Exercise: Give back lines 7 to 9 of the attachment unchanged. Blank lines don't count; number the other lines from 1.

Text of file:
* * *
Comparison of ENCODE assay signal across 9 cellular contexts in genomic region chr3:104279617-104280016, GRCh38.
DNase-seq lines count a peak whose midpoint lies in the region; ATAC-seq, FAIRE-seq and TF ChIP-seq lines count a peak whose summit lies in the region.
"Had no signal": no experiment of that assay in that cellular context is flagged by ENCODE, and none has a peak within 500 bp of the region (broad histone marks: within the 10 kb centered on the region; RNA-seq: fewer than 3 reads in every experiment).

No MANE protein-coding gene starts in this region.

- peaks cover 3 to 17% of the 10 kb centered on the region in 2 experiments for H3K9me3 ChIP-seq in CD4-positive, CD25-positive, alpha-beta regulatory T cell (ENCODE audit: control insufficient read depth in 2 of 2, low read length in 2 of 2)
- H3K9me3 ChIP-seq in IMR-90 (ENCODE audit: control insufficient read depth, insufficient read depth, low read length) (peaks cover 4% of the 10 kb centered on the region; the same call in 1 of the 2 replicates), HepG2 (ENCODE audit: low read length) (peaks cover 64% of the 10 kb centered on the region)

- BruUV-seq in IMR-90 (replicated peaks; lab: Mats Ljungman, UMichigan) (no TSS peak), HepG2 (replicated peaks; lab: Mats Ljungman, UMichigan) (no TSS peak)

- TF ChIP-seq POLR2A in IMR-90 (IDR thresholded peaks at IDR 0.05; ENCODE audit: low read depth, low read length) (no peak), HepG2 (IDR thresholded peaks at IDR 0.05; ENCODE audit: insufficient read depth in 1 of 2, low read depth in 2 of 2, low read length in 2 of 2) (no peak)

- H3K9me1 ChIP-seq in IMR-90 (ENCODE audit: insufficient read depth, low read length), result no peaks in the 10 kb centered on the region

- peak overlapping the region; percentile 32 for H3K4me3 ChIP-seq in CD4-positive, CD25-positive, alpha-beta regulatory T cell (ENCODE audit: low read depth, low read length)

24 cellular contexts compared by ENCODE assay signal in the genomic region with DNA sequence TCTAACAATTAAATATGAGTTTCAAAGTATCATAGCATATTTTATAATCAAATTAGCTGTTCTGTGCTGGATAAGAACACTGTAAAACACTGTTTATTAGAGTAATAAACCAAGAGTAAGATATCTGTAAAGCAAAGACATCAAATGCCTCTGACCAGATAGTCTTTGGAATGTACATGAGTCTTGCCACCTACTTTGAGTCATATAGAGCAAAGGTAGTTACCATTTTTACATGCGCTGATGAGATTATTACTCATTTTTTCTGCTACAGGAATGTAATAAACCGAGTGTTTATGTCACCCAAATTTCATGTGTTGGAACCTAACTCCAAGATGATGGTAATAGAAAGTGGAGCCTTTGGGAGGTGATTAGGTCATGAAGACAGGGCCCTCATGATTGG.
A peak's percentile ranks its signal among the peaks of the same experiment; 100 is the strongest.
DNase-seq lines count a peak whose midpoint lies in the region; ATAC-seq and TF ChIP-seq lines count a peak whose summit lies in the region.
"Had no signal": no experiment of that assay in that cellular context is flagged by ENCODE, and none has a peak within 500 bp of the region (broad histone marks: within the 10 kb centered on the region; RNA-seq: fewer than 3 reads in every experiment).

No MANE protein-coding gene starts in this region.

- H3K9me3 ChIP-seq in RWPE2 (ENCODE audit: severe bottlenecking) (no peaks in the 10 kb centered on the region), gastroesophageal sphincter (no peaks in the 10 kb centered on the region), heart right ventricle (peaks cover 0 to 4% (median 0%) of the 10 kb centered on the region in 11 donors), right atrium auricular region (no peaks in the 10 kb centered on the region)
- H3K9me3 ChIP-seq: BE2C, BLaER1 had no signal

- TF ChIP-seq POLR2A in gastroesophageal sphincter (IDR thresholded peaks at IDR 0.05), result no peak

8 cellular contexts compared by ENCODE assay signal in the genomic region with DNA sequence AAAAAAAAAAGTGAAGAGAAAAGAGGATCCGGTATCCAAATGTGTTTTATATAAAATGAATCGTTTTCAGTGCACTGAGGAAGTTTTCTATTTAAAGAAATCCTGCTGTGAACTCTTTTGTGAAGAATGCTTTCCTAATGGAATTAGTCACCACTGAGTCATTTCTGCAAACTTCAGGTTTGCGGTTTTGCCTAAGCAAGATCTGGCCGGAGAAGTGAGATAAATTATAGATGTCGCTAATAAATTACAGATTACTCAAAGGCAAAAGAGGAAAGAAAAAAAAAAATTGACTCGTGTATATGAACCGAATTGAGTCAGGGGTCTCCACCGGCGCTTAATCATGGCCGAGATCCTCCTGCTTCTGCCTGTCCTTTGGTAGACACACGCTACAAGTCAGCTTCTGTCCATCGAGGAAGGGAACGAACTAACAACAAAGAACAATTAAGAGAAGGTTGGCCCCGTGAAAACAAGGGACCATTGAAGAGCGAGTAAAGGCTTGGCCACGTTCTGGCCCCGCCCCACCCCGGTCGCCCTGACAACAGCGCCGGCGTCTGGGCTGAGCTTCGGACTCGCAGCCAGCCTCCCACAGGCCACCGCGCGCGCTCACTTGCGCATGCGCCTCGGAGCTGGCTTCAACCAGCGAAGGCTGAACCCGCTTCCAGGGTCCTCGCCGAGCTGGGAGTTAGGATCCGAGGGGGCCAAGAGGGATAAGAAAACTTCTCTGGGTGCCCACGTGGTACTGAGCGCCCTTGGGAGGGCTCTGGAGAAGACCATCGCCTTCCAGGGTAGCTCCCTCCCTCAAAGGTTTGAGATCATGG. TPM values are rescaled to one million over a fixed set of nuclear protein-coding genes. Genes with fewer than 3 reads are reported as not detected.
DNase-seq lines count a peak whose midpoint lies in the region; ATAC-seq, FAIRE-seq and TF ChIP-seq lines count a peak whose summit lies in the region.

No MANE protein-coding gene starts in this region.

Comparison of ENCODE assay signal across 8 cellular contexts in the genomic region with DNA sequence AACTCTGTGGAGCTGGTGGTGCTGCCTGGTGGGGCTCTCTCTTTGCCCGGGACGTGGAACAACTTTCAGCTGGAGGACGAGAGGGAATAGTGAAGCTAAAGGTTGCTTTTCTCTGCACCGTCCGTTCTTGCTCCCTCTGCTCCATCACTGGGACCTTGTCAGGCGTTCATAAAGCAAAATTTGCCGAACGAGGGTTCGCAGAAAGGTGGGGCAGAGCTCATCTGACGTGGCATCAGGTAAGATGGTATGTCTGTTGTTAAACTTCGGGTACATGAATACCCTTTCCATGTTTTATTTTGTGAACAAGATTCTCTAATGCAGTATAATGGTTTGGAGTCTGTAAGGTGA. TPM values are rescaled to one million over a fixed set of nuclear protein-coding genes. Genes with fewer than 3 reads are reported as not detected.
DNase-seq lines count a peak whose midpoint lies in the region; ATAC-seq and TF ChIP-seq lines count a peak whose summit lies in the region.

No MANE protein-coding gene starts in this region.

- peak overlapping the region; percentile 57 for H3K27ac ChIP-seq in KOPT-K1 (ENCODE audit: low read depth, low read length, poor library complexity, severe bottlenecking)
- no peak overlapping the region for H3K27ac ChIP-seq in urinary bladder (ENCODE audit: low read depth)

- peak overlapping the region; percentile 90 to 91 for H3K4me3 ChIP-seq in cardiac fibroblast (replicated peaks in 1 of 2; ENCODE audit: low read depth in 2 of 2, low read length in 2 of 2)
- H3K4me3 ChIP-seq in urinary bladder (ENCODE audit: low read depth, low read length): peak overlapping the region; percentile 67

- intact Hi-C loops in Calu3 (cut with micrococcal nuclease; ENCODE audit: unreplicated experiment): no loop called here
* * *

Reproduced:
- BruUV-seq in IMR-90 (replicated peaks; lab: Mats Ljungman, UMichigan) (no TSS peak), HepG2 (replicated peaks; lab: Mats Ljungman, UMichigan) (no TSS peak)

- TF ChIP-seq POLR2A in IMR-90 (IDR thresholded peaks at IDR 0.05; ENCODE audit: low read depth, low read length) (no peak), HepG2 (IDR thresholded peaks at IDR 0.05; ENCODE audit: insufficient read depth in 1 of 2, low read depth in 2 of 2, low read length in 2 of 2) (no peak)

- H3K9me1 ChIP-seq in IMR-90 (ENCODE audit: insufficient read depth, low read length), result no peaks in the 10 kb centered on the region